'Yaz' lawyer files brief under seal in federal court

Steve Korris Sep. 16, 2010, 1:00pm


EAST ST. LOUIS – Lawyers suing drug maker Bayer claim they have good reasons to investigate a product they haven't sued over, but their reasons remain secret.

Roger Denton of St. Louis, leading national litigation over contraceptives Yasmin and Yaz, sealed a Sept. 9 brief about a different contraceptive, Natazia.

He submitted 10 exhibits to Multi District Judge David Herndon, and sealed them.

Denton didn't ask Herndon for a sealing order, apparently blocking public access by his own choice.

Herndon held a status conference on Sept. 16, writing afterwards that plaintiffs moved to amend a case management order "for the purpose of addressing redaction issues."

He set a hearing for Tuesday, Sept. 21.

He presides over Yasmin and Yaz suits from federal courts around the nation by appointment of the U.S. Judicial Panel on Multi District Litigation.

Plaintiffs claim the drugs caused heart attacks, strokes, embolisms, clots, and diseases in gall bladders and kidneys.

Bayer produced 30 million pages of documents on Yasmin and Yaz, Terry Lueckenhoff of St. Louis wrote for Bayer in August.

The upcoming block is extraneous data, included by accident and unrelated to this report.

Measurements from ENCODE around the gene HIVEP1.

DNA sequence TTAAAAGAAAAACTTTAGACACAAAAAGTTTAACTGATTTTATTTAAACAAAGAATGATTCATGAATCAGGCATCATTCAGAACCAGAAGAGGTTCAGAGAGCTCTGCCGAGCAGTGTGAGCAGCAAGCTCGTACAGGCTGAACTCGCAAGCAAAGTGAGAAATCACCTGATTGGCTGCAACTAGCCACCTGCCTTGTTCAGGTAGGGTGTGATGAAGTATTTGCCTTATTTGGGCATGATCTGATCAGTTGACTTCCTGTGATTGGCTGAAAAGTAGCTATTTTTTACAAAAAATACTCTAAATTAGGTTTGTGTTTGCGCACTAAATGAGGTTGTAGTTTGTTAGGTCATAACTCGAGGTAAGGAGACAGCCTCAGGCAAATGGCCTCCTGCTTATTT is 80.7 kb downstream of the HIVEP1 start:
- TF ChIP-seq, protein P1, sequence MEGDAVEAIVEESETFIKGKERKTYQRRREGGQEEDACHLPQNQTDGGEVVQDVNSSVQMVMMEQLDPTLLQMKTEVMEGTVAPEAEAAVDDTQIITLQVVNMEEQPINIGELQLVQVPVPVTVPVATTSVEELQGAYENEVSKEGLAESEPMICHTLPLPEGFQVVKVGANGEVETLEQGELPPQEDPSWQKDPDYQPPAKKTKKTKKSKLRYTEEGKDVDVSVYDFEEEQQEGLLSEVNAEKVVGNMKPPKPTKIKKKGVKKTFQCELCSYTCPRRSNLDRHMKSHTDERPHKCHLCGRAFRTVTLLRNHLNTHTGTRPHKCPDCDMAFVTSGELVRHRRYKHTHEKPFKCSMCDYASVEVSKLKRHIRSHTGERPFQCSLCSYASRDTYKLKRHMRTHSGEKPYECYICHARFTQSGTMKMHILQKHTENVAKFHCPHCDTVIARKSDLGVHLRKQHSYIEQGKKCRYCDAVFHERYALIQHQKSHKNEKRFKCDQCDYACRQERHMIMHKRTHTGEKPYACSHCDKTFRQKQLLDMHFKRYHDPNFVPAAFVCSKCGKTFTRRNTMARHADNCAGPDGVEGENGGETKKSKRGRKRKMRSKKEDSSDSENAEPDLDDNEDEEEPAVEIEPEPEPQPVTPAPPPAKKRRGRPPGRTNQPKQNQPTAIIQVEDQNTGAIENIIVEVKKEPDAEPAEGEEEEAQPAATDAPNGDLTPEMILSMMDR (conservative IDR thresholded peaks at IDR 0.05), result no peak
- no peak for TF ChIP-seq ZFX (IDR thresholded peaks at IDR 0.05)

When Denton demanded millions of pages on Natazia, a new oral contraceptive with different ingredients, Lueckenhoff sought relief from Herndon.

"Not one plaintiff in the coordinated proceedings has alleged any wrongdoing with respect to Natazia or any injury or loss relating to Natazia," he wrote on Aug. 9.

He wrote that plaintiffs sought records about its chemical structure, clinical development, marketing and promotion.

"Responding would require the disclosure of highly sensitive information, like patents and formulation data," he wrote.

He wrote that plaintiffs also sought discovery on another drug, Angeliq.

In response, Denton composed an argument and sealed it.

The litigation gathers momentum as an Oct. 12 deadline approaches to choose cases for trial.

On Sept. 14, Herndon ordered Bayer to make available to plaintiffs a "fully functional and complete Bayer-licensed copy" of a database belonging to contractor Clintrace.

Bayer couldn't have copied the database without breaching its license agreement.

"This copy of Clintrace will be made available in a private room in Pittsburgh, Pennsylvania at a Bayer facility," Herndon wrote.

"Plaintiffs' counsel shall be permitted to sign into security as 'John Attorney plus one' in order to maintain the confidentiality of the identity of their experts," he wrote.

Bayer can't try to determine what searches plaintiffs ran, he wrote, and plaintiffs can't try to copy Clintrace software or inspect its source code.

Herndon held Bayer responsible for technical support and maintenance.

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